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The Nordic island of Iceland covers an area of 103.00km2 and has a population of just over 350,000, making it the most sparsely populated area in Europe. The main airport of the island is Kevlavik Intl Airport, located in the Southwest of the island and around 50km from the Icelandic capital Reykjavik. Around two thirds of the population live in Reykjavik or the surrounding area while the towns and villages in the rest of the country have mostly a population of under 10,000. Iceland can be split up into eight different main areas, seven of those are connected by the 1,300km long ring road, which takes you around the whole island and to many of the biggest attractions of Iceland.


Iceland is a constitutional republic with a multi-party system, where the head of state is the president while the prime minister is the head of government. The country is divided into eight regions, which are further divided into 77 municipalities that look after most local matters directly.


The Icelandic economy crashed during the recession and the Icelandic krona has only slowly recovered to its pre 2008 level. The recession hit just shortly before the eruption of the Eyjafjalljökull volcano in 2010, which caused major flight disruptions all across Europe in April and May 2010. While eruptions are rather common and nearly part of everyday life in Iceland, the international attention was new, but the Icelandic tourist board made the most of it It was then when the “Inspired by Iceland” campaign started, which resulted in exploding visitor numbers in the following years. Besides tourism, fisheries and aluminum are the biggest exports of the Icelandic economy. Iceland is the second biggest fisheries nation in the North East Atlantic after Norway.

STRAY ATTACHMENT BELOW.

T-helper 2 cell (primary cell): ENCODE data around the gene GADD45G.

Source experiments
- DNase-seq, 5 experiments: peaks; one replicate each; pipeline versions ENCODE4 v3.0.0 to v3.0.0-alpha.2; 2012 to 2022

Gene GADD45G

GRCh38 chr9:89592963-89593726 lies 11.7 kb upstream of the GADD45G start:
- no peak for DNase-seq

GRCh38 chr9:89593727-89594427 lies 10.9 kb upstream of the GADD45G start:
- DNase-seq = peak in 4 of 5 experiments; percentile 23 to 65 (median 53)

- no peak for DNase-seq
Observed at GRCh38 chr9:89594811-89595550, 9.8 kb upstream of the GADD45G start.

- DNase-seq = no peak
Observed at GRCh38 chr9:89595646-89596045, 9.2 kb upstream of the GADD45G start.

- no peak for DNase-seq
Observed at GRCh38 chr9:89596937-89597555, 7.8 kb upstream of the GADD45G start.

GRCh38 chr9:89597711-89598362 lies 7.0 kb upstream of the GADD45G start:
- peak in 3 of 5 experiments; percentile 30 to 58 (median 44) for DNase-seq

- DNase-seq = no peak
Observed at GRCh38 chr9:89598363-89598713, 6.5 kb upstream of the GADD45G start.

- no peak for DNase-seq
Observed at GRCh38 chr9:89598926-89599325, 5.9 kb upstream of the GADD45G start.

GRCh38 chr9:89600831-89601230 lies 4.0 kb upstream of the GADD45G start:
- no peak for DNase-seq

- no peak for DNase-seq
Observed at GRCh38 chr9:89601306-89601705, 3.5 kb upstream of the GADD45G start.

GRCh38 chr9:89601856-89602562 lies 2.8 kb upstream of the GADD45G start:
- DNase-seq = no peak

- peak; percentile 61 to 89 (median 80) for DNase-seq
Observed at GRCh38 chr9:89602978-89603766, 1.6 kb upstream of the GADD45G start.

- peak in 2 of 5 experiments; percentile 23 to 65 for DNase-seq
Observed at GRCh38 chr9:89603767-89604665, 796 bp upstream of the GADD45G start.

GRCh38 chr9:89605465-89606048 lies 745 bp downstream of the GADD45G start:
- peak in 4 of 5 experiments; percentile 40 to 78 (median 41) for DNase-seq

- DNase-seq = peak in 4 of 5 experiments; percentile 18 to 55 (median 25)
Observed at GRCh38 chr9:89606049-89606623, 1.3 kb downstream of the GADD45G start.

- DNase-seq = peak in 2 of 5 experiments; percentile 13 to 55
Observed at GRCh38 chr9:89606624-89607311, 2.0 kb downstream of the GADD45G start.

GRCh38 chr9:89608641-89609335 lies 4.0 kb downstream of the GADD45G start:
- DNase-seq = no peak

Despite the recession, prices remained high due to the high amount of imports. State and providers alike recognized the potential in tourism, bringing higher VAT rates for the hospitality sector and high prices for accommodation and providers, which increased up to 20% per year. It remains to be seen when tourism will gain momentum after the pandemic, but it is not expected to reach pre-Covid levels for a couple of years.

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